Other students have different motivations. Andres Leiva, a 19-year-old journalism major at UF, says he forces himself to make time to exercise. “I love my body, and I think a big part of that is treating it with respect, which means making sure that it’s working right and that I’m constantly improving it’s performance,” Leiva said. You only have one body, and it’s important that you take care of it.

According to an article by the Harvard School of Public Health, healthy adults should get “a minimum of 2-1/2 hours per week of moderate-intensity aerobic activity, or a minimum of 1-1/4 hours per week of vigorous-intensity aerobic activity, or a combination of the two.” Two and a half hours a week means a half an hour of exercise a day for five of the seven days in a week at the most. That leaves plenty of time for your history paper, the Miami Heat game, and an episode of How I Met Your Mother. 

Ultimately, the question becomes “how badly do you want this?” Are you willing to work hard? Find what motivated you in the beginning and channel it. Once you push yourself and get into a routine, it will get easier. The hard part is getting back on the horse after getting thrown off.

Satisfy your cravings the healthy way

You are sitting on the couch watching Regina George eat fattening granola bars for the thousandth time (you can never watch Mean Girls too many times) when suddenly, the craving for your favorite snack strikes. Whether it’s potato chips, an ice cream sundae, or McDonald’s French fries, you have got it bad. And the worst part? The cravings usually are not even in the realm of foods you should be eating. So what do you do? Sit and suffer? Wrong! Here is a list of some popular cravings and the healthy way to alleviate them.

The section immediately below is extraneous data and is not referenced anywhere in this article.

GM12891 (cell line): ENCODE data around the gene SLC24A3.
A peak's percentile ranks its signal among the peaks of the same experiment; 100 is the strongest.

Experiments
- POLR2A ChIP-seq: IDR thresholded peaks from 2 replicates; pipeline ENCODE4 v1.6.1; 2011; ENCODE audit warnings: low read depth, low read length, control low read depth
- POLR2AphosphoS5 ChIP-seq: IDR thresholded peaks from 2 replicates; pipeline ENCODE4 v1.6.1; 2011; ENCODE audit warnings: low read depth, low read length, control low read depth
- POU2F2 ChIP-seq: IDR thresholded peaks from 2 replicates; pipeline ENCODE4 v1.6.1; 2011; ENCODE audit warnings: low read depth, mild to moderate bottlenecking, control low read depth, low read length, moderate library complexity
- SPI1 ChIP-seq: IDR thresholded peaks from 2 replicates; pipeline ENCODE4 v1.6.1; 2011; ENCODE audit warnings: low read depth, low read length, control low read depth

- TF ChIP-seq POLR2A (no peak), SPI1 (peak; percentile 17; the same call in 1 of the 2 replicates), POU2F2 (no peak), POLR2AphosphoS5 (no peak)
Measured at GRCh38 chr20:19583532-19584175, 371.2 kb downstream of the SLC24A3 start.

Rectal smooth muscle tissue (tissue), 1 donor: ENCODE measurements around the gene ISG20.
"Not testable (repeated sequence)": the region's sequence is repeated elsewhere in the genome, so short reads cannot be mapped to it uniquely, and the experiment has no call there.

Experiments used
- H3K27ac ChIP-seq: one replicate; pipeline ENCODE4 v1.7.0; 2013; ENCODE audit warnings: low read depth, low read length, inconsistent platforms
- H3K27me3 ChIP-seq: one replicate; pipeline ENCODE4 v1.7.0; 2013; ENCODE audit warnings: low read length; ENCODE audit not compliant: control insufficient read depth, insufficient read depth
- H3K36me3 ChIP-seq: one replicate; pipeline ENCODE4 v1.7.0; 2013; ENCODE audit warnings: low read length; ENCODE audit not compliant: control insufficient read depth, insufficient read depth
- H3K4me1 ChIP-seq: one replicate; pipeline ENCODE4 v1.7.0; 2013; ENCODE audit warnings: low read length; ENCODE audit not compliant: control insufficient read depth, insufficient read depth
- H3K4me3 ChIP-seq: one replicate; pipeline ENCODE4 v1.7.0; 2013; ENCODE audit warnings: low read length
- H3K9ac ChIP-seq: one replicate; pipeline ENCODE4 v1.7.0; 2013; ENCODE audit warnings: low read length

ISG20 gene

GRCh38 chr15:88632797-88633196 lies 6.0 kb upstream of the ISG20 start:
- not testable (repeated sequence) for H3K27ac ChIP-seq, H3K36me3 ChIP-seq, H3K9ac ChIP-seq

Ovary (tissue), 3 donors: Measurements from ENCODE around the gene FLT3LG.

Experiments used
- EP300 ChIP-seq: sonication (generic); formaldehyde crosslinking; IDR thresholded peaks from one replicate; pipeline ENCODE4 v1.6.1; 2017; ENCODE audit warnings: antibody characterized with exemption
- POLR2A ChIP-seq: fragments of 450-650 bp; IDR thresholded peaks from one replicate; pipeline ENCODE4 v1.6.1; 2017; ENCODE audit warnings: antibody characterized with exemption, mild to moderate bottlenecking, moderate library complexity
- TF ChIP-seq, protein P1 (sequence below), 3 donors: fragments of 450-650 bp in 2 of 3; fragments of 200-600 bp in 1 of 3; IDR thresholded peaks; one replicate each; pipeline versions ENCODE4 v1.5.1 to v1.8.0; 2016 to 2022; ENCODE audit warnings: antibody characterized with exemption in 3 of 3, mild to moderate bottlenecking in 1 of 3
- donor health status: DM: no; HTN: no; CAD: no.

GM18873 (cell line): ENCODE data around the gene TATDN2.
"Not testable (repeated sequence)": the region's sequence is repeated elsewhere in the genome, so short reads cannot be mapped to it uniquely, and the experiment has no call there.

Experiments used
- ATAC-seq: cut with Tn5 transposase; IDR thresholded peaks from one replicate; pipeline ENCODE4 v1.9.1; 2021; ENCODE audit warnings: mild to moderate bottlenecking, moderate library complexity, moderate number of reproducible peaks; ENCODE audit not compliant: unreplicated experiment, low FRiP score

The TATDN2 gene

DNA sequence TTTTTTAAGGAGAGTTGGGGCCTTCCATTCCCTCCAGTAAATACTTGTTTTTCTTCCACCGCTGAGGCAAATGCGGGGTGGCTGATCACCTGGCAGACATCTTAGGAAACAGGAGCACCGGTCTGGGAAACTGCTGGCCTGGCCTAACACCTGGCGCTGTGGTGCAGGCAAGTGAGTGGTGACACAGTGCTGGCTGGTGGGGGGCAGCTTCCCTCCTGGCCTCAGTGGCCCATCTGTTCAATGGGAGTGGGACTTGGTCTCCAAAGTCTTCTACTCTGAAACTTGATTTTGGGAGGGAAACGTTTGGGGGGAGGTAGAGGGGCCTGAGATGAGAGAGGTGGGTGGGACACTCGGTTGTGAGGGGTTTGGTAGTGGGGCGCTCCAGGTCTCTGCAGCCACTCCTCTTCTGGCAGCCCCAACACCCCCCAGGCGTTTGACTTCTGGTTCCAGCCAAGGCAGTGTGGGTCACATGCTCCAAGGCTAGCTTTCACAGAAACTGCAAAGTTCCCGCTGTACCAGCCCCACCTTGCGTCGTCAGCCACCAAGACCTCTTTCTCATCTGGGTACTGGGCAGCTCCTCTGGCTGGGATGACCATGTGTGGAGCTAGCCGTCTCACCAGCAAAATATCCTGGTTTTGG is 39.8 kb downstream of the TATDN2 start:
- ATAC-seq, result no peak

Chips

Chips are a classic, and an easy fall back when you crave something salty. The problem is, they are fried and tend to have artificial flavors. When you are at the grocery store, try to find chips that are baked and that are low in fat AND sodium. People tend to look at calories, but the truth is that high amounts of sodium can also be dangerous. For people that are not picky, pretzels can be a slightly healthier alternative to chips.

French fries

Nothing quite compares to biting into a soft, salty potato that has been deep fried in oil. While I will not deny that the taste is good, the effects are not worth it, especially if you crave them often. The healthier alternative is much easier than people think. If you cut up a potato into long thin slices, leave them in water for a few minutes, put them on a baking tray and pour some vegetable oil and garlic salt, then stick them in the oven, you will have a much healthier and equally tasty plate of fries on your lap ready for snacking.

Ice cream

This is my personal favorite. If I could eat ice cream everyday and never gain an ounce, I would. Unfortunately this is not the case. Most ice cream has artificial flavors and milk from cows that have been given extra hormones (yuck). Luckily, there are alternatives. The easiest way is simply to check the labels and make sure that these are absent from the ice cream. However it is still more fattening than some other options. Frozen yogurt, the latest craze, has become popular with good reason. It is much better for you than ice cream and tastes just as delicious. Home-made ice cream is the best option, and there are all kinds of recipes for your favorite flavors.

In the end, it is important to remember that while these are the healthy options for your cravings, you still should not over-indulge. It is not a free pass to eat as much as you want. But cutting out the foods that we love from our diets makes eating depressing, and it never should be. Food should be enjoyable. So instead of telling our bodies that they must suffer in silence we can give them a good-tasting but better snack that fills us. All these options and more are available if you just look for them.